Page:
have scarce any bearing on State affairs. Some good may be hoped, because a Governor of the other party is more likely to check or show up the misdeeds of a hostile Senate or Assembly than one who, belonging to the group of men which guides the legislature, has a motive for working with them, and may expect to share any gains they can amass.


Among the problems of State government which have arisen during the last quarter of a century, none have pressed more constantly and prominently for settlement than that having to do with the proper regulation of public service corporations. Ever since the development of the newer forms of rapid transit, cheap transportation, and improved methods of lighting, the corporations which have furnished these services have been a thorn in the side of good government, both State and municipal. In 1906, the State of New York took a long step toward the settlement of this question by the passage of a public service commission law. Similar laws have been passed recently in other States, notably Wisconsin, and still other States have such measure under consideration. In the following selection, Mr. T. M. Osborne, a member of the New York Commission, appointed by Governor Hughes, referring to the law of that State, discusses the relation of public service corporations to the State in general: [1908].

To call this law a piece of radical legislation is to speak mildly; it seems to mark an epoch in the history of New York State; for the corporations affected by the stringent provisions of the law are among those upon which the whole structure of our present business system rests. Without the railroads modern commerce would be impossible; without the street railroads our cities could not spread their vast populations out into their ever-growing suburbs, and social conditions would be completely altered; gas and electricity are not merely essential to our comfort, they are necessary to the existing order— all of these public utilities are vital elements in the lives of every one of us, and a law which compels such a complete readjustment of their relations to the state on the one side and

the public on the other is not merely radical, it is revolutionary.

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When our great modern public utilities first came into being, they were not recognized as infant monopolies. When a man wished to build a railroad he was regarded only as a daring adventurer who was about to start a new and superior line of coaches on a strange private highway-merely a new element of competition. It was the same with a gas company, gas being at first only a new-fangled light trying to prove its doubtful superiority over lamps and candles. Electricity was in its turn only a competitor of gas; a street-car line a competitor of the more expensive cab company; an interurban trolley a competitor of the railway. All these were merely new and comparative conveniences which science was putting within our reach, which we could trust private ownership to develop and which competition would regulate. The ordinary American merchant or manufacturer, intent upon his own business and satisfied if he was making it pay, was also satisfied if he was getting from railroad, express company, telegraph, or telephone the service that his own particular business required; and he was little inclined to question the right of investors, who were bringing to him the business advantage of a very useful public service, to do what he himself was doing— make as much money as possible on the investment. And while merchants and manufacturers were thus absorbed and the general public indifferent, what was originally a mere competitive public convenience was fast becoming a public utility; and then, before we realized it, had become an absolute public necessity. We suddenly woke to find the business world struggling to readjust itself to new and strange conditions-to the pressure of brutal bigness; enormous railway systems, gigantic mergers, world-wide trusts, accumulators of fabulous millions; the vast scale of the operations seemed in itself terrifying.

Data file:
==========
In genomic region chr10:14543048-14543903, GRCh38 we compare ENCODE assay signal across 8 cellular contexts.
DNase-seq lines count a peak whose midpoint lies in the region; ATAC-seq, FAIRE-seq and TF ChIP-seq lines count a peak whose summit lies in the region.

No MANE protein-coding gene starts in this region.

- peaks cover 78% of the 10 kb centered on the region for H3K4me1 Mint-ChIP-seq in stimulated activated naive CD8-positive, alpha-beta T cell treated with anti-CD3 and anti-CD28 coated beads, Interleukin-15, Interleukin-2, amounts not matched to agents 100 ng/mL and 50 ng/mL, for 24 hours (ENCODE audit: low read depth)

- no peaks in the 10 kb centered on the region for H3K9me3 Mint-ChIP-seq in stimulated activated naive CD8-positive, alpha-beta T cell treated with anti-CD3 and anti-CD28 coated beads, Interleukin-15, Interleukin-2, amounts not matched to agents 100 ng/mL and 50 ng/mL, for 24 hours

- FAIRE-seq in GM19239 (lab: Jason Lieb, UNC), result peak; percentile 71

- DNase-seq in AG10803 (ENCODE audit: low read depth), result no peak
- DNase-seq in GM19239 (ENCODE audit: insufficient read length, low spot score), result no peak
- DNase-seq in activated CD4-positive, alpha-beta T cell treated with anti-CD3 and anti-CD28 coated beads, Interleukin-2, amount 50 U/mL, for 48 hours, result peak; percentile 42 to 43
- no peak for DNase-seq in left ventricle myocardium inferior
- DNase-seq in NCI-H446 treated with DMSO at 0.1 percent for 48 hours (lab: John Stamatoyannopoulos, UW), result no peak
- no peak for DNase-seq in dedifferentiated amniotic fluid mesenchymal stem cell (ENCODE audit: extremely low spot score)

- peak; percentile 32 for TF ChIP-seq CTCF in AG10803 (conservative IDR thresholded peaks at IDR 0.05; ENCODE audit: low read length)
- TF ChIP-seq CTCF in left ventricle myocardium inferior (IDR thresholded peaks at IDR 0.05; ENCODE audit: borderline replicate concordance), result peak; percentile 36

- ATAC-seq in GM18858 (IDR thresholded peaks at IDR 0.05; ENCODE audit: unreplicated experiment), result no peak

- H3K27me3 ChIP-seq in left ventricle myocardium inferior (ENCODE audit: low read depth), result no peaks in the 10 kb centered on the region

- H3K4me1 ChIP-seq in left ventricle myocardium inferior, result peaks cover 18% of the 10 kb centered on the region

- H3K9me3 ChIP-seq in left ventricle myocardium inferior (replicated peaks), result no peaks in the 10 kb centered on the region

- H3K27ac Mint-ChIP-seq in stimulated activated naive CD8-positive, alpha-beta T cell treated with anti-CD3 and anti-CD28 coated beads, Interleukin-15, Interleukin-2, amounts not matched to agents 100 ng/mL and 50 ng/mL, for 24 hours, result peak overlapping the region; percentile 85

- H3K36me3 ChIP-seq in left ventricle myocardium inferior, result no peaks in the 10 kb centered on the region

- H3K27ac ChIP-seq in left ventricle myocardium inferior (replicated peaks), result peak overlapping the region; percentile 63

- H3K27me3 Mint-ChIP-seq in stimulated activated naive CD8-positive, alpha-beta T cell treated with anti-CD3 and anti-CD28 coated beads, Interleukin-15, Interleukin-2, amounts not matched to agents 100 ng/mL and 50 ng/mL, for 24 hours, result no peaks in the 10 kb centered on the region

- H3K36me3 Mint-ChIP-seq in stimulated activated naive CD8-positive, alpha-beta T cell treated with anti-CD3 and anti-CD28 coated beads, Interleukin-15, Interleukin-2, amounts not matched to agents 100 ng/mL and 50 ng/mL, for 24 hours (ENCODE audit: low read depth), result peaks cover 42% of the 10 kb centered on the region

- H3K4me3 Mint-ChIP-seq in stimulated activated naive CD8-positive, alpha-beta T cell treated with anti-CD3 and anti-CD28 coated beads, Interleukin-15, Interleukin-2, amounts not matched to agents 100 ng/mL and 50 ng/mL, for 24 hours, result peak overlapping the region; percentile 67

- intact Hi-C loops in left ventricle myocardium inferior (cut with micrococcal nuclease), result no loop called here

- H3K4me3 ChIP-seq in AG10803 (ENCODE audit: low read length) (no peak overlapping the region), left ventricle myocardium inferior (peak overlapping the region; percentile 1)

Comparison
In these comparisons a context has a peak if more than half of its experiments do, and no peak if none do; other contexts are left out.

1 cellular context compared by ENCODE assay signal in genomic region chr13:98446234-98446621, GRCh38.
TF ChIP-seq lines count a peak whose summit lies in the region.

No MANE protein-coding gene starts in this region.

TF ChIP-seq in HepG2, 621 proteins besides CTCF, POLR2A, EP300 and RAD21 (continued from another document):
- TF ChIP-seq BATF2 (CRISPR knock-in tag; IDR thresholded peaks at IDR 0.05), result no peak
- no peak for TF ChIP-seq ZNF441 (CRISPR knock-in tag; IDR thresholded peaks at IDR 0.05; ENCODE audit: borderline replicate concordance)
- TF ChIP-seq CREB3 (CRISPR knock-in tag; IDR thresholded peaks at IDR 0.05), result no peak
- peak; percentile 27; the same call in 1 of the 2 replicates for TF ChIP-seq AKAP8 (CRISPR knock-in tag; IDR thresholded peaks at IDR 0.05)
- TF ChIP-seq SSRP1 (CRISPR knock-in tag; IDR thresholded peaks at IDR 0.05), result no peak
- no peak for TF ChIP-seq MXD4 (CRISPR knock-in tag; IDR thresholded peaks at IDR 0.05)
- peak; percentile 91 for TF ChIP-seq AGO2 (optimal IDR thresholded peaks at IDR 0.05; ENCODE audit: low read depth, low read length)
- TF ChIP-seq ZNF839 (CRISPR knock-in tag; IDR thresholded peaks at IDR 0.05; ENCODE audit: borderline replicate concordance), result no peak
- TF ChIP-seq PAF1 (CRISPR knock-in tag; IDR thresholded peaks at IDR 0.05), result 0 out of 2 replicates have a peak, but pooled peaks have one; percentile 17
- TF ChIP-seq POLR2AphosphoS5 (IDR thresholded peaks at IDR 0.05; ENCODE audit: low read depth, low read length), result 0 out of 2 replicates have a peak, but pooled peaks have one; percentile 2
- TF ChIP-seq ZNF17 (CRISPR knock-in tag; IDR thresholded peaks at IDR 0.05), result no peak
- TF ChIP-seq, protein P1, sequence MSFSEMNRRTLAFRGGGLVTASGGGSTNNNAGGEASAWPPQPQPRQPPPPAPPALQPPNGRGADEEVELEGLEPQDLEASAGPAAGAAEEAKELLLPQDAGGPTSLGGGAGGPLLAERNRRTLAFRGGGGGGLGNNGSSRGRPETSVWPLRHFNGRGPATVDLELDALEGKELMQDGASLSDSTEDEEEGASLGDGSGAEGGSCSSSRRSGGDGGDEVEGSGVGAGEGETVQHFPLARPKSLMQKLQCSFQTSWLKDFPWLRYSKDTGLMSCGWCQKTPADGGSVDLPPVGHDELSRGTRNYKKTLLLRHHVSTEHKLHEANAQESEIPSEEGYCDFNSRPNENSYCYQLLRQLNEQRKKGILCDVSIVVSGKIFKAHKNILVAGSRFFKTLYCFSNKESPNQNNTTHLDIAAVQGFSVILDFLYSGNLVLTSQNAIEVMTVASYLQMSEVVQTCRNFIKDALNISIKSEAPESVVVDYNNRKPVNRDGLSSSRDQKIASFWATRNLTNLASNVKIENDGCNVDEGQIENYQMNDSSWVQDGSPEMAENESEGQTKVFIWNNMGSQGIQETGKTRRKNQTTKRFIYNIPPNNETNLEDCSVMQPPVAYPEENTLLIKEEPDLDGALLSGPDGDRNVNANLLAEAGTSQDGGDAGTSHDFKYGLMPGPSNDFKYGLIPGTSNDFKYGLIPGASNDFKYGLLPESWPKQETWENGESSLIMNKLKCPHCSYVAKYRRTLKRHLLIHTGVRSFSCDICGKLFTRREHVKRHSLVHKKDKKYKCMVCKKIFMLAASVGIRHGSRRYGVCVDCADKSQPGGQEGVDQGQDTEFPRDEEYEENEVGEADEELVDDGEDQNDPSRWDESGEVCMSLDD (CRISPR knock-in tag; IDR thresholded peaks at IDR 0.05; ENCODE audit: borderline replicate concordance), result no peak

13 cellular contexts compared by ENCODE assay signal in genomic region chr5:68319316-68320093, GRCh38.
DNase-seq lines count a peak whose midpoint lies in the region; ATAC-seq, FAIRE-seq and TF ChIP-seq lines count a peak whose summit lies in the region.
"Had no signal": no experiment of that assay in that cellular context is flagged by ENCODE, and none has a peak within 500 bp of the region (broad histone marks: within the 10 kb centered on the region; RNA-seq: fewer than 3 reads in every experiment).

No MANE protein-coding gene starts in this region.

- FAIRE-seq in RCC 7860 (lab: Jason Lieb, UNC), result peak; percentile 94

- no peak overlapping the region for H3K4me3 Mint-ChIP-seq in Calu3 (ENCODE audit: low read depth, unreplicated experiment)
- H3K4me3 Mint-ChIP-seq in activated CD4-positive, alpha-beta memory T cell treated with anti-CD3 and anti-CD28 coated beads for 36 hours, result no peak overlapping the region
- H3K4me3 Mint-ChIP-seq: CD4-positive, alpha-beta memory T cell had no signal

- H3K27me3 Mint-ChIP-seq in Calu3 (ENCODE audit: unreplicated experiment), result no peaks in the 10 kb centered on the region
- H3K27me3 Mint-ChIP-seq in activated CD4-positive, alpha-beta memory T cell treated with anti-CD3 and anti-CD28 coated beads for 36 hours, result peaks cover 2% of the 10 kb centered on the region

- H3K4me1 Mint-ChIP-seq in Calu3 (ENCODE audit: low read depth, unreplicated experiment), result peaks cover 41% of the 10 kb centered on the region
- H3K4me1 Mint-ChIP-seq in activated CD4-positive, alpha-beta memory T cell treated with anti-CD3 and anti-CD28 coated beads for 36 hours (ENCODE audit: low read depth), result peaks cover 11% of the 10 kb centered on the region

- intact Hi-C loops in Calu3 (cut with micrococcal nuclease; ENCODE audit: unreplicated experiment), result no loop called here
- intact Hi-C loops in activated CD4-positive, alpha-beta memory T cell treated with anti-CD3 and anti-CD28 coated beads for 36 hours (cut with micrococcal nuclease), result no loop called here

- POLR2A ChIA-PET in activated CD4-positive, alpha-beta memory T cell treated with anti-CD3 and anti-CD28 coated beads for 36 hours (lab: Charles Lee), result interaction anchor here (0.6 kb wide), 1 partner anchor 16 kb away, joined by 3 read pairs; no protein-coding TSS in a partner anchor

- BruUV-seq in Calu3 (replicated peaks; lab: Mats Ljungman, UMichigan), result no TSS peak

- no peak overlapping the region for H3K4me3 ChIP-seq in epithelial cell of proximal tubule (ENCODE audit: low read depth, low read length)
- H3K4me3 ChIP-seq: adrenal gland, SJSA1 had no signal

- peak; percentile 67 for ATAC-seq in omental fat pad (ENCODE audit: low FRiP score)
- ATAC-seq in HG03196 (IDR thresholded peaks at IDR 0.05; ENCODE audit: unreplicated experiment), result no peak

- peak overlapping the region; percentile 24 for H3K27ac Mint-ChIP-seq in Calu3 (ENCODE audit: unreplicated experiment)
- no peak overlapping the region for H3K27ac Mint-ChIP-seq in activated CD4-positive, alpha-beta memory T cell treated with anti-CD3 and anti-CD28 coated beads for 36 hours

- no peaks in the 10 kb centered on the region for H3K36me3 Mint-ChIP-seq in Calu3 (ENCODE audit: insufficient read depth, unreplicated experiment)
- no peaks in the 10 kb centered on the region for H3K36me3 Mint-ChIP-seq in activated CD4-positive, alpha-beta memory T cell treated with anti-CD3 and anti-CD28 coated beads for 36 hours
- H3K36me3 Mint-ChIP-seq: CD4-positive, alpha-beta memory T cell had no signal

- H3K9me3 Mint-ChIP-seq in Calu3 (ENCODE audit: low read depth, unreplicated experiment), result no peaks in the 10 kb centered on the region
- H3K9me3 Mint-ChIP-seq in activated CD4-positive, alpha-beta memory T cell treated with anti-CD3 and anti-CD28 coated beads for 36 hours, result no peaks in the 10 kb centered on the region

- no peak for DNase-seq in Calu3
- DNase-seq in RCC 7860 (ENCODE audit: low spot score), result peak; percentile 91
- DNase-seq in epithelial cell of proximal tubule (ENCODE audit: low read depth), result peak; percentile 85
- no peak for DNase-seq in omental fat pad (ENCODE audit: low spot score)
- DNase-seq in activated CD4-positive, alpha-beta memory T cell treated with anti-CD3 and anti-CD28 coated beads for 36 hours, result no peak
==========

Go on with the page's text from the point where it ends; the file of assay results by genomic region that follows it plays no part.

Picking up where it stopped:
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If it has taken us a long time to realize that public-service corporations are in their nature monopolistic, it is also taking us a long time to get over the idea that the safeguard of the

public is competition. Therefore, legislatures have chartered rival railroads and common councils have granted franchises to rival trolley, gas and electric companies; only to find that almost inevitably after a brief period of cut-throat competition, with threatened failure to both companies, there was a consolidation, over-capitalization and relatively, if not actually, higher charges; and thus for the poor consumer the last state was worse than the first.

In New York we seem at last to have waked up to the fact that in these public utilities there not only never has been any genuine competition, but from the nature of the case there never could be; we are also learning that if justice is to be done to the public as well as to the corporation-to the buyer as well as to the seller-something else must be substituted in place of competition, and that something we are now to try in the shape of state regulation.